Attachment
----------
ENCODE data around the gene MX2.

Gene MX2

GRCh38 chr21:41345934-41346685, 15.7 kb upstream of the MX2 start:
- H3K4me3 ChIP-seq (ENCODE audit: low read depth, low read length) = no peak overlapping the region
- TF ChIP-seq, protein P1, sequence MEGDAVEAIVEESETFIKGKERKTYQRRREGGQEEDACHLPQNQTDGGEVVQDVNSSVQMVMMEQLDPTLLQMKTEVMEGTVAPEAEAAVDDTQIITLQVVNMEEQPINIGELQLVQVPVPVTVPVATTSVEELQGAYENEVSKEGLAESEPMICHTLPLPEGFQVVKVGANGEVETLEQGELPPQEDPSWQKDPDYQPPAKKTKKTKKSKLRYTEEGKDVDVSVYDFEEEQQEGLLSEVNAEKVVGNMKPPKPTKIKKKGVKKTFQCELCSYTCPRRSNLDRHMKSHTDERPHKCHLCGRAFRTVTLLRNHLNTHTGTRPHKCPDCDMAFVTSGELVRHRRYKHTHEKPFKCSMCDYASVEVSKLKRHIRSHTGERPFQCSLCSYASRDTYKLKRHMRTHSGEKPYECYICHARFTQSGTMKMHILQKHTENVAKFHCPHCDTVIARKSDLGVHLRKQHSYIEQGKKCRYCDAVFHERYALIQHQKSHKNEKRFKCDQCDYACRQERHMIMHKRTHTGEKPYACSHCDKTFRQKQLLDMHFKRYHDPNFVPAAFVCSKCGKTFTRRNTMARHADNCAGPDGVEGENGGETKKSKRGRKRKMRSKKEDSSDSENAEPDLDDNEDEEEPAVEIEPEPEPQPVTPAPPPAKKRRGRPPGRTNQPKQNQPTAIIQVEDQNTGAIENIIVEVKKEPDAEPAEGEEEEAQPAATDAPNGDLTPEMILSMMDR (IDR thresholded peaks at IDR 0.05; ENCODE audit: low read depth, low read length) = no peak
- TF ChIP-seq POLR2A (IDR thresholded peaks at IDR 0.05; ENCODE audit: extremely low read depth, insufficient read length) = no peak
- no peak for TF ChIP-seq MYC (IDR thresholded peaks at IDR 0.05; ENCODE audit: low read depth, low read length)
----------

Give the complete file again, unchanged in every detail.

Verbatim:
ENCODE data around the gene MX2.

Gene MX2

GRCh38 chr21:41345934-41346685, 15.7 kb upstream of the MX2 start:
- H3K4me3 ChIP-seq (ENCODE audit: low read depth, low read length) = no peak overlapping the region
- TF ChIP-seq, protein P1, sequence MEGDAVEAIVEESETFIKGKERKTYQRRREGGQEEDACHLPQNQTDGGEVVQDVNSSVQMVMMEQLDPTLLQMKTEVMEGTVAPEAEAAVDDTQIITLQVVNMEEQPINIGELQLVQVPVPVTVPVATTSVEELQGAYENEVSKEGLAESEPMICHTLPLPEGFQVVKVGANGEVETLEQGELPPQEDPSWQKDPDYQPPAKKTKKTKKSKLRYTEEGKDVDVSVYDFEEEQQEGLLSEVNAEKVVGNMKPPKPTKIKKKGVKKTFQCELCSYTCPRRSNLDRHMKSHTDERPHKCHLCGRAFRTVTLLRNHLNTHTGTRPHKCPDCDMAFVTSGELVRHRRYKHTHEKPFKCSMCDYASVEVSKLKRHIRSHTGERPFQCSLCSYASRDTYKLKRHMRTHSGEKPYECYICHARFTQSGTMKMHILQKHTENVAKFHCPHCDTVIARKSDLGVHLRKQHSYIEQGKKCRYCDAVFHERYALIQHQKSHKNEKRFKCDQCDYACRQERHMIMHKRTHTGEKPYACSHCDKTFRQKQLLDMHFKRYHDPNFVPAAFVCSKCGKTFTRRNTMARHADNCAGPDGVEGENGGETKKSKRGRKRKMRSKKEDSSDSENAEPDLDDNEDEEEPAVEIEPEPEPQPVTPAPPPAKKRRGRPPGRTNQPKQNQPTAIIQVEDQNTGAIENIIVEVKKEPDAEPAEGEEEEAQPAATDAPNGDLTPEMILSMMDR (IDR thresholded peaks at IDR 0.05; ENCODE audit: low read depth, low read length) = no peak
- TF ChIP-seq POLR2A (IDR thresholded peaks at IDR 0.05; ENCODE audit: extremely low read depth, insufficient read length) = no peak
- no peak for TF ChIP-seq MYC (IDR thresholded peaks at IDR 0.05; ENCODE audit: low read depth, low read length)